There is virtually no aspect of human endeavour that does not require social capital. It has been linked to educational attainment, public health, lower levels of crime, economic and business performance, career success, innovation, and many other benefits.

Some aspects of social capital change slowly over time since they are rooted in history and tradition. Other aspects are more dynamic and changeable, particularly on local spatial scales and at the level of the individual and small group.

In any social grouping there is always scope for social capital to change. Theoretically any social grouping could have more or stronger social capital, and it could have less or weaker social capital. For example, there could be more social connections, the nature of these social relationships could be more positive, there could be more shared understandings, stronger social norms of collaboration, reciprocity and trust, there could be more effective social structures, rules, and more effective and just enforcement of these rules.

Social capital can be very easily destroyed. It can take a long time to build social capital through repeat positive actions and interactions, but it can be destroyed by a single action.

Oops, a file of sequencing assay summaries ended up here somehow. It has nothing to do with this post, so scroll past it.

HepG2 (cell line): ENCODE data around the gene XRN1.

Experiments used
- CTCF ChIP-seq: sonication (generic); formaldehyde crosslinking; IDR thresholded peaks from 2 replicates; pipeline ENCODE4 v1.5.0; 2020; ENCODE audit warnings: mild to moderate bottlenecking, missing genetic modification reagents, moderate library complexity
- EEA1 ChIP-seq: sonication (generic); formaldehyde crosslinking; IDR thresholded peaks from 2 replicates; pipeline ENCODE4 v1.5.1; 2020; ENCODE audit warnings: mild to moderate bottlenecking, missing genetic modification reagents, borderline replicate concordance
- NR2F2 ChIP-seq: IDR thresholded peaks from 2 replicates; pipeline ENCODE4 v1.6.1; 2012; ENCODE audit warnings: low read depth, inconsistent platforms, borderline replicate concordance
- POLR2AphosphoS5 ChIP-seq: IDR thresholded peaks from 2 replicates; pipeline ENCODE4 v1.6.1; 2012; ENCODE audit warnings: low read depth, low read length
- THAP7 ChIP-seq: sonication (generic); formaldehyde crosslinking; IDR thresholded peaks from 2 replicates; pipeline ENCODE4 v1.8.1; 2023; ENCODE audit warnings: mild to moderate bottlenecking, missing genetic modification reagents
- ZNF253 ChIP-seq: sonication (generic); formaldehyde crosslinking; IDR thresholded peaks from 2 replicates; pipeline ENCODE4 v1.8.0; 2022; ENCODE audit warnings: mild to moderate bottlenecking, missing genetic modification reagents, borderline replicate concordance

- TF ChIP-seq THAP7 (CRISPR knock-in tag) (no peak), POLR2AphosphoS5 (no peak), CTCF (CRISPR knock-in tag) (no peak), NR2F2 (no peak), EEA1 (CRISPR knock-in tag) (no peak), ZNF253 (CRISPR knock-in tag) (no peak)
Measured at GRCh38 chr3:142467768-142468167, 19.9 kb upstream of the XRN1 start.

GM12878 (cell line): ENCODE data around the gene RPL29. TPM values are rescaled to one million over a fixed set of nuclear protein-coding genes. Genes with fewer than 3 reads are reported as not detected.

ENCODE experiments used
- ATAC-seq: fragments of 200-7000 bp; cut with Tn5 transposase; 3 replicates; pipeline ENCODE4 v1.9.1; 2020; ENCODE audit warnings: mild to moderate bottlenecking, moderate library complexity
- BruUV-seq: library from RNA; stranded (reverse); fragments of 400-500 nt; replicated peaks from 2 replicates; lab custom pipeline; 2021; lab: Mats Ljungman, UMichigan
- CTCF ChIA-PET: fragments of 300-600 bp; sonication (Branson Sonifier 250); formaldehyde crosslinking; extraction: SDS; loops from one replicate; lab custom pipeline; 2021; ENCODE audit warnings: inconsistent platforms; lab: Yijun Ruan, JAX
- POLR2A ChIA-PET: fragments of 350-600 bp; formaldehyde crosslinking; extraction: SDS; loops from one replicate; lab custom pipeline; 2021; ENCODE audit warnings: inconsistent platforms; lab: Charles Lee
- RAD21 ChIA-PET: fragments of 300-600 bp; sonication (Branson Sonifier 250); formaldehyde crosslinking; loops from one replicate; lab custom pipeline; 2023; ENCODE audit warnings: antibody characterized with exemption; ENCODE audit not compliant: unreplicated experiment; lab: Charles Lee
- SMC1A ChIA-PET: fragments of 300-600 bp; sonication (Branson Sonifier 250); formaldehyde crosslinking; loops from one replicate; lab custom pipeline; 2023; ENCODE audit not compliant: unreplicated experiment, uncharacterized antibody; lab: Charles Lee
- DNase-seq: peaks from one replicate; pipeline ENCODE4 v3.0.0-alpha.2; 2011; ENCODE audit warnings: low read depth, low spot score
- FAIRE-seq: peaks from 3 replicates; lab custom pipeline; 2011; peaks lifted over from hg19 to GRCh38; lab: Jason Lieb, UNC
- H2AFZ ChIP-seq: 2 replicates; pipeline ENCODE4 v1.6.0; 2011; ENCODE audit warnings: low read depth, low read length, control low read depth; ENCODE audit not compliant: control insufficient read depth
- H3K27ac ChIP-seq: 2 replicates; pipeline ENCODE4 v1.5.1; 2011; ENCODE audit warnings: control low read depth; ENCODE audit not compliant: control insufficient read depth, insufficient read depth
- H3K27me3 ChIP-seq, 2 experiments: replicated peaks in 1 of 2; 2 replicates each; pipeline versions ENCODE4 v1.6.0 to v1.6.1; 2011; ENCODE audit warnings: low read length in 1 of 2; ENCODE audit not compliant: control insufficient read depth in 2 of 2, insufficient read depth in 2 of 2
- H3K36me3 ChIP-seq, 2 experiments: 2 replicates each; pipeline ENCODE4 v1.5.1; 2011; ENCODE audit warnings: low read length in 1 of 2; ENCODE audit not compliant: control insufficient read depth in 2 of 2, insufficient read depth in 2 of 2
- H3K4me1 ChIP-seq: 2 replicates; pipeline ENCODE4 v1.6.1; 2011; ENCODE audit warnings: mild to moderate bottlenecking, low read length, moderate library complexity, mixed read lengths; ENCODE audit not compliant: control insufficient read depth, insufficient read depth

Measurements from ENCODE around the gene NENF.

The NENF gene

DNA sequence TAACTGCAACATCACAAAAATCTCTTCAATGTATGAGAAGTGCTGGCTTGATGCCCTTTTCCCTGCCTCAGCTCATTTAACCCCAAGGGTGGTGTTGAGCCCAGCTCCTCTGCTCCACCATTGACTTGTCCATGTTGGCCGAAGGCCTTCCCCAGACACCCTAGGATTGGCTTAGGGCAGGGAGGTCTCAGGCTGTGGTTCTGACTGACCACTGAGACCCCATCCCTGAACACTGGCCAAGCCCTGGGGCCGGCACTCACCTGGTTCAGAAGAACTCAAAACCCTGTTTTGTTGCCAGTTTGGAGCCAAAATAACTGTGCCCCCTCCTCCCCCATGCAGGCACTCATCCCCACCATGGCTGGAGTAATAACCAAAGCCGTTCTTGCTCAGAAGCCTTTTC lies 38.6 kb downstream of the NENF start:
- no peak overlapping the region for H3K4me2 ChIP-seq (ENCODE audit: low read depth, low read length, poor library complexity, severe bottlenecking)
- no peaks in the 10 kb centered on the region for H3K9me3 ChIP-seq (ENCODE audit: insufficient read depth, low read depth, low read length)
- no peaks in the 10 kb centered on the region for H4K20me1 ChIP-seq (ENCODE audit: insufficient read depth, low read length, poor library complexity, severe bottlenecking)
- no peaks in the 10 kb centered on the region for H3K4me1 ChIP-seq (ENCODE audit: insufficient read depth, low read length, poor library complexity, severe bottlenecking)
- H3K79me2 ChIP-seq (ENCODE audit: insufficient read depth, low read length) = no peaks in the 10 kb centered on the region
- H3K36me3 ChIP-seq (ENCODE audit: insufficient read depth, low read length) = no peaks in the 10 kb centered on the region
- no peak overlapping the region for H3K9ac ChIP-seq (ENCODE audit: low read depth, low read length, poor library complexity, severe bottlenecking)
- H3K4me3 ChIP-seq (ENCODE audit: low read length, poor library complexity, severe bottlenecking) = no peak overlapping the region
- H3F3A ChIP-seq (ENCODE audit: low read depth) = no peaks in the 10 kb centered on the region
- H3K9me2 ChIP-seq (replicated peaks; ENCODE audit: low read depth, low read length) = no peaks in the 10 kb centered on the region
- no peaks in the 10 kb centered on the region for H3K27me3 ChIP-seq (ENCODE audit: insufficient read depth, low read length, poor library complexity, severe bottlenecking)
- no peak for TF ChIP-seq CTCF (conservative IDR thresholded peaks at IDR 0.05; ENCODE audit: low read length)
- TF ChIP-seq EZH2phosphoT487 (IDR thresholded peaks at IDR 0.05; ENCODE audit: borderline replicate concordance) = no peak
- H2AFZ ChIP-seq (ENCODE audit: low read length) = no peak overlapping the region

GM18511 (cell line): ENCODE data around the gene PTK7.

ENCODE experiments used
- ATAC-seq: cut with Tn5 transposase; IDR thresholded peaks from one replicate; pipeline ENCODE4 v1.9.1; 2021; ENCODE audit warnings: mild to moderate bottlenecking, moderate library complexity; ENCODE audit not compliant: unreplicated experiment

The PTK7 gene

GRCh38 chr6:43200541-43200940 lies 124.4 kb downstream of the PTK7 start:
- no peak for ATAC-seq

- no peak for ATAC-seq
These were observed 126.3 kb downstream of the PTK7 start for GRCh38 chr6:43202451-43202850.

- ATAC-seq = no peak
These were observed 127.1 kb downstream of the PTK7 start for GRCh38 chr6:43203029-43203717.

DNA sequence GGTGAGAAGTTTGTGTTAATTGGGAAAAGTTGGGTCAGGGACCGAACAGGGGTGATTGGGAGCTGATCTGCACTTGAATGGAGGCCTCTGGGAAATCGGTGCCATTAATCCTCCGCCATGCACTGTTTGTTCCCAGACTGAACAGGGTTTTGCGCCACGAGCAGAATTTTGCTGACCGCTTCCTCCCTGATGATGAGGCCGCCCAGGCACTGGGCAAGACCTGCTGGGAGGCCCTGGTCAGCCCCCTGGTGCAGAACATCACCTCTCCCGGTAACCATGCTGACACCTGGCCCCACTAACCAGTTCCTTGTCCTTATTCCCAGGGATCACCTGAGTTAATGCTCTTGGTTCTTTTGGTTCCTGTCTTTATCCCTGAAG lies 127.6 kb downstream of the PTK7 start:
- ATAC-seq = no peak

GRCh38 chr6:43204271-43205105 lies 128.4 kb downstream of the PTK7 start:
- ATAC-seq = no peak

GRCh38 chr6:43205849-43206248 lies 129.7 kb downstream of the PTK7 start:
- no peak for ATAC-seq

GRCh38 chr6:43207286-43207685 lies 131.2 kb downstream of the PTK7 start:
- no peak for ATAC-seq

Generally social capital is lost or damaged by anything that reduces feelings of goodwill or disrupts networks. Any action that is antisocial. Anything that makes people feel less social, sharing, giving, or caring towards their fellow humans. These actions could be things like a betrayal of trust, selfish acts, perceived indifference or exclusion, violence or threat of violence, or deceit or deception.

Social capital can be very easily destroyed. It can take a long time to build social capital through repeat positive actions and interactions, but it can be destroyed by a single action.

Generally social capital is lost or damaged by anything that reduces feelings of goodwill or disrupts networks. Any action that is antisocial. Anything that makes people feel less social, sharing, giving, or caring towards their fellow humans. These actions could be things like a betrayal of trust, selfish acts, perceived indifference or exclusion, violence or threat of violence, or deceit or deception.

You can increase your social capital by being prosocial: by being helpful and giving, by getting to know people, by strengthening your existing relationships, and by trusting and being trustworthy. An individual can build their social capital by being social and by being moral – being sharing, caring, and giving. There are numerous personal characteristics related to social capital, such as: duty, respect, loyalty, solidarity, service, compromise, restraint, patience, tolerance, understanding, self-discipline, compassion, responsibility, friendship, perseverance, honesty, trust, and faith.